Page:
Things You Will Never Get Back: Part Three
The way you loved your sister when you were fourteen and she was seventeen. You will never meet anyone who smelled like her, talked like her, drove like her, or breathed like her. You will never love anyone as belligerently as you loved your seventeen year old sister.
The forty minutes you sat in complete silence with your high school boyfriend on some steps at the reception for his father’s funeral, with his hand holding yours so tightly that his mom will say later that it looked like he was holding onto you for dear life.
The eighth grade, when you’d walk home from school every day, and then make a giant bowl of ramen and watch Roseanne on TBS. You were a latchkey kid and your sister wasn’t around much, and you’d have the whole house to yourself and you were so. fucking. depressed that that was all you wanted.
That time the guy you slept with all through your senior year of college spent the night, and it was May but already so hot and humid and you both woke up around 6 in the morning, drenched in sweat. You went to the kitchen of your dorm and filled up a thermos with ice water, and the two of you sat naked in the middle of your floor drinking it and not saying a word.
Smoking weed in your backyard during high school with your two best friends and laughing harder than you’ve ever laughed in your entire life.
The last two weeks or so of college, when you pulled a series of all-nighters. You’d keep the coffee shop where you were a barista open all night with one or two friends. No matter who was with you, they’d eventually fall asleep but you’d stay up the whole time. Every half hour you’d go out onto the porch with a mug of tea and smoke a cigarette and notice how much lighter the sky was getting.
Sitting with your best friend in the fine arts building of your college, watching your other best friend play the piano.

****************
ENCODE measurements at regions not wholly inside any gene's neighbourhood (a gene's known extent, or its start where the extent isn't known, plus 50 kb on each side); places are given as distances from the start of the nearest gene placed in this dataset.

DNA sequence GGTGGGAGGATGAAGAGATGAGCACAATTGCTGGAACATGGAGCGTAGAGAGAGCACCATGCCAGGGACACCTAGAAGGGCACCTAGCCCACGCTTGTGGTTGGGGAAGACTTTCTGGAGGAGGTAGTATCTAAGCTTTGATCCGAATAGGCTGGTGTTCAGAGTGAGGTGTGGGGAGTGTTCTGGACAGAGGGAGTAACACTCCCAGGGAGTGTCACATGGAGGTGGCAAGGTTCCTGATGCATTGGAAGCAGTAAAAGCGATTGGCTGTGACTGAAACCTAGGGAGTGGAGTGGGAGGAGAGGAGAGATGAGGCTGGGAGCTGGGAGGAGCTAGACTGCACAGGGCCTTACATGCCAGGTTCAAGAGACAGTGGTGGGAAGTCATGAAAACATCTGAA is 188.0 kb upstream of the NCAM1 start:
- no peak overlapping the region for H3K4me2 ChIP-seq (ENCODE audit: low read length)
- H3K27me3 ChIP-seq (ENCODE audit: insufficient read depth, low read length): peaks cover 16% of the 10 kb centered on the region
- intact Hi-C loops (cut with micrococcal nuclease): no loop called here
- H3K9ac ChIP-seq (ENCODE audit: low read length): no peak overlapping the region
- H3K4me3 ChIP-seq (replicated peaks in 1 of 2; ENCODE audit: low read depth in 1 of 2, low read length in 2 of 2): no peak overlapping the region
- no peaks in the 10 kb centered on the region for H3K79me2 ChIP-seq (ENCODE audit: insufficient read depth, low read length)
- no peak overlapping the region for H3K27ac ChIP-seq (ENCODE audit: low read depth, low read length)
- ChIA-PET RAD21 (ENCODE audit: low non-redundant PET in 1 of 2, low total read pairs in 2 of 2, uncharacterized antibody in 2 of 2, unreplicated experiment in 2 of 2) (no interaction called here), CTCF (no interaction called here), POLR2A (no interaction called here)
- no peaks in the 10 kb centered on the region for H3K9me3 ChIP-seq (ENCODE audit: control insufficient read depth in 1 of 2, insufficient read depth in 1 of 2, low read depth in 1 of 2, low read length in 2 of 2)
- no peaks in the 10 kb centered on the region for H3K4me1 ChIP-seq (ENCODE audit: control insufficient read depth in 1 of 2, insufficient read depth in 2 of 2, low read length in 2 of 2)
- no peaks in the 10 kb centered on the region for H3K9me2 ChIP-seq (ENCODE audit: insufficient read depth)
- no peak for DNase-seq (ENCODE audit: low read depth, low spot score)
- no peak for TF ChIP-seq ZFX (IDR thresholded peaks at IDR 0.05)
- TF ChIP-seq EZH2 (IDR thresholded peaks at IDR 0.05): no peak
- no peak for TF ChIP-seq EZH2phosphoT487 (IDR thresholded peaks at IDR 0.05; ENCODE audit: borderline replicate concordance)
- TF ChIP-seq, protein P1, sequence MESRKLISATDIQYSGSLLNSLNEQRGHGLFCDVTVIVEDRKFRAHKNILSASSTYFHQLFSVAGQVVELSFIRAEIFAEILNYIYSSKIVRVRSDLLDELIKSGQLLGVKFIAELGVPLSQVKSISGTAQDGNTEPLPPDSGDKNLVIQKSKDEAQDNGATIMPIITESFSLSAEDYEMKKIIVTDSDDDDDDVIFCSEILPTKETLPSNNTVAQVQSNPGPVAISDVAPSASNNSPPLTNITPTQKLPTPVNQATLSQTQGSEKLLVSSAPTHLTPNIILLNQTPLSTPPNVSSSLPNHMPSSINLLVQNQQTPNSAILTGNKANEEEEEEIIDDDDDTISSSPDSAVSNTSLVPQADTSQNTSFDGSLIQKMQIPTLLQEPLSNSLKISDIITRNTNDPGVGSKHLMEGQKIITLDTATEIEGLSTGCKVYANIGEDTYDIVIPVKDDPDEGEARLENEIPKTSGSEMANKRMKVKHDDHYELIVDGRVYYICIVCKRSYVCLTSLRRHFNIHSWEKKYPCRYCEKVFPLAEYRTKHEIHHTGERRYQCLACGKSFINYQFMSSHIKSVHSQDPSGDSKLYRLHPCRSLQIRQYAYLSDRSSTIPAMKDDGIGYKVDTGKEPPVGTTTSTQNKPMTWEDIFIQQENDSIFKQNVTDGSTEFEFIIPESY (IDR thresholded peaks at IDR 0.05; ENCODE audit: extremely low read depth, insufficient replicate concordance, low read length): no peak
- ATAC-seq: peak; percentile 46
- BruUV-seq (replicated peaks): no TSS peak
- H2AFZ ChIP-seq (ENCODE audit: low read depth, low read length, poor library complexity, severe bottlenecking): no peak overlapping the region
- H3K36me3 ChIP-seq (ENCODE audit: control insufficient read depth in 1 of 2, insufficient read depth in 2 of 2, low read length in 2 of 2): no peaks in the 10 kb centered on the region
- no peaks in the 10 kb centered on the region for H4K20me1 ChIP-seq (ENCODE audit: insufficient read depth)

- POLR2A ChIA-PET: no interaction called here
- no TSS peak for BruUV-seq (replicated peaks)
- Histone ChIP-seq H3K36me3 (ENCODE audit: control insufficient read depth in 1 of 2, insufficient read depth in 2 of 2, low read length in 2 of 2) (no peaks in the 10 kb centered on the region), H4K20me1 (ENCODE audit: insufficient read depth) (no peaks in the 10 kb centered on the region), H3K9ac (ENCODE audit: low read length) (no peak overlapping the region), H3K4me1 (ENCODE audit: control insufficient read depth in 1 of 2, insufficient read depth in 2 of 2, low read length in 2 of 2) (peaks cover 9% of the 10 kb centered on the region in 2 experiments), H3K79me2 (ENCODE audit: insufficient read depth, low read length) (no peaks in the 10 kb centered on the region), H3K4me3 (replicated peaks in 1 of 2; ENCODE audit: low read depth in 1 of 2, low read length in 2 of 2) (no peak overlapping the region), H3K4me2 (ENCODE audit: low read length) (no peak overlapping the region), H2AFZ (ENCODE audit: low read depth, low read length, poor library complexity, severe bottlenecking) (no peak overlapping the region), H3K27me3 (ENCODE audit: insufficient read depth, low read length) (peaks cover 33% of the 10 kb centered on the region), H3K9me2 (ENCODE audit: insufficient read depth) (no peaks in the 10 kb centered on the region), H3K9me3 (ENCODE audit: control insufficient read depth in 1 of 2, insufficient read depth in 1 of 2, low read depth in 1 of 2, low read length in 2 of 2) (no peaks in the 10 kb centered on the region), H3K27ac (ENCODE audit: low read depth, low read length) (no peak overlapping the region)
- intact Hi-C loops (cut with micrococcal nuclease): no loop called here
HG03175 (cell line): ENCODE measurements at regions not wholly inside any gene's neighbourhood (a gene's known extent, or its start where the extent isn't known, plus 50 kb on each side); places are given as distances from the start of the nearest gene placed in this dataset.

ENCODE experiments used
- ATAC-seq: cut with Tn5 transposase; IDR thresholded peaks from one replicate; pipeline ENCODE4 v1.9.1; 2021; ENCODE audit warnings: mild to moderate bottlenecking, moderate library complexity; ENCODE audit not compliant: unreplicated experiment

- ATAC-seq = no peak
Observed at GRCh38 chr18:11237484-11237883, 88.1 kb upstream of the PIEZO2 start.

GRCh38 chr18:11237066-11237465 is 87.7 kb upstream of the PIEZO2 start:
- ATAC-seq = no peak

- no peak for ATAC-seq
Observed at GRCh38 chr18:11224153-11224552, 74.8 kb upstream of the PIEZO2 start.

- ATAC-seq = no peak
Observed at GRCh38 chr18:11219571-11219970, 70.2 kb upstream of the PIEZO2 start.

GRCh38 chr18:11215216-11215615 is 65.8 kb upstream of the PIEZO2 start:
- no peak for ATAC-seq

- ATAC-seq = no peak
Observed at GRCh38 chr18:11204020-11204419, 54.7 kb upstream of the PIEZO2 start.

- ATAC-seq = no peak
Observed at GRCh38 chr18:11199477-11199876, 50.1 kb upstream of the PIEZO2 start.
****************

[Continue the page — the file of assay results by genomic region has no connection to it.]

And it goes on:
The day your sophomore year of college when they found the freshman boy who had been missing for three days in a pond on campus. You walked to the campus center to buy an iced coffee and hysterically sobbed the entire way and saw two other people doing the same thing.
That three month period in high school when you started working at Planned Parenthood and read The Bluest Eye and saw The Accused. It all just clicked and you finally put a word—feminist—to what you had a feeling you had been all along.
The June and July after you graduated from college when you literally drank over a gallon of water a day and ate almost nothing besides peaches and avocados.
Losing your virginity when you were eighteen at His house, and going downstairs to hang out with your friends immediately after and having almost ten minutes pass before you realize there is blood caked all over your hands.
The day your father had surgery for prostate cancer. You were such a wreck that you ate an entire box of Nutter Butters and had the runs for three days.
Being nine and sitting at the top of the stairs while your mom and her friend Elise sat in your living room, playing their acoustic guitars and singing “Suzanne” and “Fire and Rain.”
You should follow Thought Catalog on Twitter here.
A | A | A
His eyes widened, he became angry, and backed off of me. I told him he could leave now. Now. He said “With you being a good Christian girl, and me studying to be a priest, I think it’s important we not tell anyone what we did.”
In a fallen world, hope, like faith, is often the hardest thing to hold onto especially when you need it the most.
Suddenly I was in business. I had payroll to make. And I had a fulltime job on the side.
A few weeks ago, I was talking to one of my friends about an attractive guy I had spotted in a café.